The Dunwoody Planning Commission has voted to recommend the proposed Crown Towers development be approved by the City Council, but only if three-quarters of the condominium units are owner-occupied, rather than the 50 percent desired by the developer.
The Planning Commission’s decision follows a Dunwoody Homeowners Association vote on April 10 to support the project, but only if 75 percent of the units are owner-occupied condos.
City staff members have recommended the proposed 380 units be 90 percent owner occupied.
“So it’s not what we wanted, but 75 percent is better than 90 percent,” said developer Charlie Brown after the April 12 Planning Commission meeting. “We hope by the time it gets to the council it will be more of what we are looking for.”
The City Council will consider the project at its April 25 meeting.
Attorney Doug Dillard told Planning Commission members that developers are seeking to offer half the units for sale at the beginning, with the understanding that percentage jumps to 75 percent within five years.
“It’s very difficult to get financing for condos these days. We’ve had 16 banks talk to us … and they can’t finance at 90 percent owner-occupancy,” Dillard said.
Dillard said the proposed development provides less density than the amount allowed by current zoning on the property. That means less traffic, he said.
Planning Commission Vice Chair Heyward Scott has said he supports this kind of density in the Perimeter area especially because of the several MARTA stations located there.
Crown Holdings is asking the city to approve rezoning approximately 5 acres of land at the Gold Kist site, along Perimeter Center Parkway, to be rezoned to allow for a 30-story, 380-unit high rise condominium tower, a three-story retail center and a luxury 29-story hotel with approximately 150 rooms.
Fifteen acres of proposed development on the Gold Kist site does not require rezoning and would include two 24-story office towers, a restaurant, a conference center and a 28-story high-rise hotel. The project is expected to be completed in 2026.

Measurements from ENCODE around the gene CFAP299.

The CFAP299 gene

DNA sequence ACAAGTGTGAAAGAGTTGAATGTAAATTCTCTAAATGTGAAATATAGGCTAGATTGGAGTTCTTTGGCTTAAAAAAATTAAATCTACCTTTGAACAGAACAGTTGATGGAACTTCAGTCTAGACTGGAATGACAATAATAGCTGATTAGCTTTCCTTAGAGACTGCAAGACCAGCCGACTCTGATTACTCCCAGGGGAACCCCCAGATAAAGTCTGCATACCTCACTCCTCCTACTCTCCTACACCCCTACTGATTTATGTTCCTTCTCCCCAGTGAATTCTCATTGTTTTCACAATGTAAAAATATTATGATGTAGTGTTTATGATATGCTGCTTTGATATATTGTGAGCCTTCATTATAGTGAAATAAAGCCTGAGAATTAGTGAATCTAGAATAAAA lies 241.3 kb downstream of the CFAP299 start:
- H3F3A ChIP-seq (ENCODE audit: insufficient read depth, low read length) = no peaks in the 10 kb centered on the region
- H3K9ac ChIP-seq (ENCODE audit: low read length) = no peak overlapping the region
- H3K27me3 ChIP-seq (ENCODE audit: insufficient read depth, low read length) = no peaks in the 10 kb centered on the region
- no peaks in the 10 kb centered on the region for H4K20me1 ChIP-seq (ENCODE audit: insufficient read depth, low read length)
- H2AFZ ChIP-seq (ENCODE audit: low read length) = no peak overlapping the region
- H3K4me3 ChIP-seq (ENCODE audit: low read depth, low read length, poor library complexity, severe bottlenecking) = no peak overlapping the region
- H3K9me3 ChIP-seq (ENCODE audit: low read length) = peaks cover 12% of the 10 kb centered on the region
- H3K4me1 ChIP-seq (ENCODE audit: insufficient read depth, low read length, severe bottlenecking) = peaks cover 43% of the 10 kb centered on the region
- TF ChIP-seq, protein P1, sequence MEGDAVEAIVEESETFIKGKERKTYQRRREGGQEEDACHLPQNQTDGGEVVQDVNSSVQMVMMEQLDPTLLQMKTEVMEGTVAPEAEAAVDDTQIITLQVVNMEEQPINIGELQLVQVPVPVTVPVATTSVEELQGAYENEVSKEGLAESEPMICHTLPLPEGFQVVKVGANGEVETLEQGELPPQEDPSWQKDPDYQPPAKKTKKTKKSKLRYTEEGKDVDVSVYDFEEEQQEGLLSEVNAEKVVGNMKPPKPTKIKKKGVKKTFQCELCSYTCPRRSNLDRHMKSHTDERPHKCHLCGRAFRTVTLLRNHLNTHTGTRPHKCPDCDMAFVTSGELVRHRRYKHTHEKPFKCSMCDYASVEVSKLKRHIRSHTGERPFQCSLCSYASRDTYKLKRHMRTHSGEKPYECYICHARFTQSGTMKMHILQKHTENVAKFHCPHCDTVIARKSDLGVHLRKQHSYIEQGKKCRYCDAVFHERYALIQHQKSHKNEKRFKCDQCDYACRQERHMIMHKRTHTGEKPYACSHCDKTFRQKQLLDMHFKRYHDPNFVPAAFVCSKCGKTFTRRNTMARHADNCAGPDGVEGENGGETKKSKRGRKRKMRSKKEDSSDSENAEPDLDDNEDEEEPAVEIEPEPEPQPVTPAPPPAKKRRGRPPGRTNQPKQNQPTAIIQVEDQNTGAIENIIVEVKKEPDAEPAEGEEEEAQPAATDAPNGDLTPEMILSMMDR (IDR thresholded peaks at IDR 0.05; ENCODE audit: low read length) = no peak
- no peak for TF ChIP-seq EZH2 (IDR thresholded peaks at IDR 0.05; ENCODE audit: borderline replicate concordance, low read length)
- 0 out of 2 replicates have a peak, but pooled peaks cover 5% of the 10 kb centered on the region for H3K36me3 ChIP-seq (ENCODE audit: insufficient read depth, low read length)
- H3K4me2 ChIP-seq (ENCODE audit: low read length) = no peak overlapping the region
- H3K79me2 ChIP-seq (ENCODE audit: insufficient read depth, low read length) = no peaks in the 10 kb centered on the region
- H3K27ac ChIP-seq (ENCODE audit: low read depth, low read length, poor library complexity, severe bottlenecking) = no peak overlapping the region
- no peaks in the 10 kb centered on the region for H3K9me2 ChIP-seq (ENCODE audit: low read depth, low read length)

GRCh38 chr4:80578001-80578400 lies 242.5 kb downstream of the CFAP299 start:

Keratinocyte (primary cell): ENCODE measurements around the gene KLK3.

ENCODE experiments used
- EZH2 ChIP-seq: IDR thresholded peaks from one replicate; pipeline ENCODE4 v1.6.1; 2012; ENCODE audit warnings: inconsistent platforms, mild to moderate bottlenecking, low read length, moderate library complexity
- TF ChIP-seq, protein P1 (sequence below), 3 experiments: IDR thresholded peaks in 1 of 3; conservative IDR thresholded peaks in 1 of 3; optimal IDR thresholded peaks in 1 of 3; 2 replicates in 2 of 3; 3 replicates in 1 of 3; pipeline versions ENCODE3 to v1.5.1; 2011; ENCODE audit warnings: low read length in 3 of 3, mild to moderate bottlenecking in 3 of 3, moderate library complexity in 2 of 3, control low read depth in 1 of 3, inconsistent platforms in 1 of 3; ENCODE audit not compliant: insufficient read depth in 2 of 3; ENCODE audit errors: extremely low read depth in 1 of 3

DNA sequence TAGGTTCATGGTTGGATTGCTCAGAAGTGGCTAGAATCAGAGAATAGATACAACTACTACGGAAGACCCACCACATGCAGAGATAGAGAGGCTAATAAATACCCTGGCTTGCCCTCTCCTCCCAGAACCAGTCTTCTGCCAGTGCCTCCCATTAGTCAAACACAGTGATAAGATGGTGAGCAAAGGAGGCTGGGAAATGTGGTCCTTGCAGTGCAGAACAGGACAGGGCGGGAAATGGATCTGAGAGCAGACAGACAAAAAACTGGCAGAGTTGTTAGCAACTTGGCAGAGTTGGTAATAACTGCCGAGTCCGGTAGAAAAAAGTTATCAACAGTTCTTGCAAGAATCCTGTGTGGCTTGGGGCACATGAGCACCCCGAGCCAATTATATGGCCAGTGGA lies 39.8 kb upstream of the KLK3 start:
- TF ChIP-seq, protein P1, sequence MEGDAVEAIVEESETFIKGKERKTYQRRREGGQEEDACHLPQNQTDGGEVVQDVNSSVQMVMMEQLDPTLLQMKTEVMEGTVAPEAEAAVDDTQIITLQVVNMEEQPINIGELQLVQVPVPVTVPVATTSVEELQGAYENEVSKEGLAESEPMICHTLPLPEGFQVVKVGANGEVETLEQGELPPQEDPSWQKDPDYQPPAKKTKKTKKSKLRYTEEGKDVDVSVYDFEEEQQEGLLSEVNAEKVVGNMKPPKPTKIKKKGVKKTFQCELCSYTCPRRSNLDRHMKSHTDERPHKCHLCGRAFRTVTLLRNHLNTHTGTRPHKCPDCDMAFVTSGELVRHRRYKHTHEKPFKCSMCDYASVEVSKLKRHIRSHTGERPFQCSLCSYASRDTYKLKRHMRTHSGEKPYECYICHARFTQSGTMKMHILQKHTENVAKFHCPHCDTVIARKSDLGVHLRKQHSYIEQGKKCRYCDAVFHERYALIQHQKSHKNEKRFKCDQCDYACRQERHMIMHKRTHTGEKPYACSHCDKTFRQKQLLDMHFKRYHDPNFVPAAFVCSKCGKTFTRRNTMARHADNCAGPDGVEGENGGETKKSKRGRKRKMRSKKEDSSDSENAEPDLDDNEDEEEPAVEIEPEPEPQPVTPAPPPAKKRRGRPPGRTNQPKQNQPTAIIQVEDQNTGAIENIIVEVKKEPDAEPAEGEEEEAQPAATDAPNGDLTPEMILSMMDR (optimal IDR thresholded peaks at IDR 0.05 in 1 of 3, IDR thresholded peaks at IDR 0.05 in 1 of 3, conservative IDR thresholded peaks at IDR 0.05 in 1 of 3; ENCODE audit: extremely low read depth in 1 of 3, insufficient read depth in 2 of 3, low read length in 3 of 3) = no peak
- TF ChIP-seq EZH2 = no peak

With the two office towers, Crown Holdings already has approval to build 2 million square feet of office space. DHA wants that total to be lowered to 1.6 million square feet.
“It’s really about traffic. This is about a tradeoff. This gives them the opportunity to change the complexion [of the project],” Dunwoody Homeowners Association president Robert Wittenstein said. “The truth is, office space creates more traffic. Residents have less impact. The trade-off helps alleviate traffic.”
Crown Holdings has agreed to give up 400,000 square feet of office space–a reduction of 20 percent–in a draft of concessions it stated it was willing to make for DHA’s support of the project.
Brown said he was pleased the Planning Commission gave the project a thorough review. But the way the condo market works – building many units rapidly at the same time, as opposed to a subdivision, in which homes are built over a longer period of time – makes it difficult to sell all units right away.
“Not all condos are going to sell immediately,” Brown said. “You want some to rent to cover the cost” of building.
The units at Crown Towers are expected to sell for up to $500,000. Rent for them would likely be between $2,500 to $5,000 a month, Dillard said.
Brown said high-end residential would appeal to employees working at the nearby hospitals and the numerous companies and corporations located in the area.
At the April 10 DHA meeting, board member Rick Callihan said he opposed any kind of residential coming into Dunwoody.
“I can’t believe we are considering residential,” he said. “I don’t think it brings anything to the city.”
DHA board member Bill Robinson, however, said the urban development going up in Dunwoody does not spill over into the neighborhoods and does not affect the quality of life for homeowners.
“I’ve been here 43 years and every time [new development comes] it’s the same thing — ‘Don’t do it.’ We’ve wrung out hands and worried Dunwoody would go down the tubes. And it never has. It’s two different cities,” he said. “They can put towers up … and it doesn’t spill over into the neighborhoods. It never has.”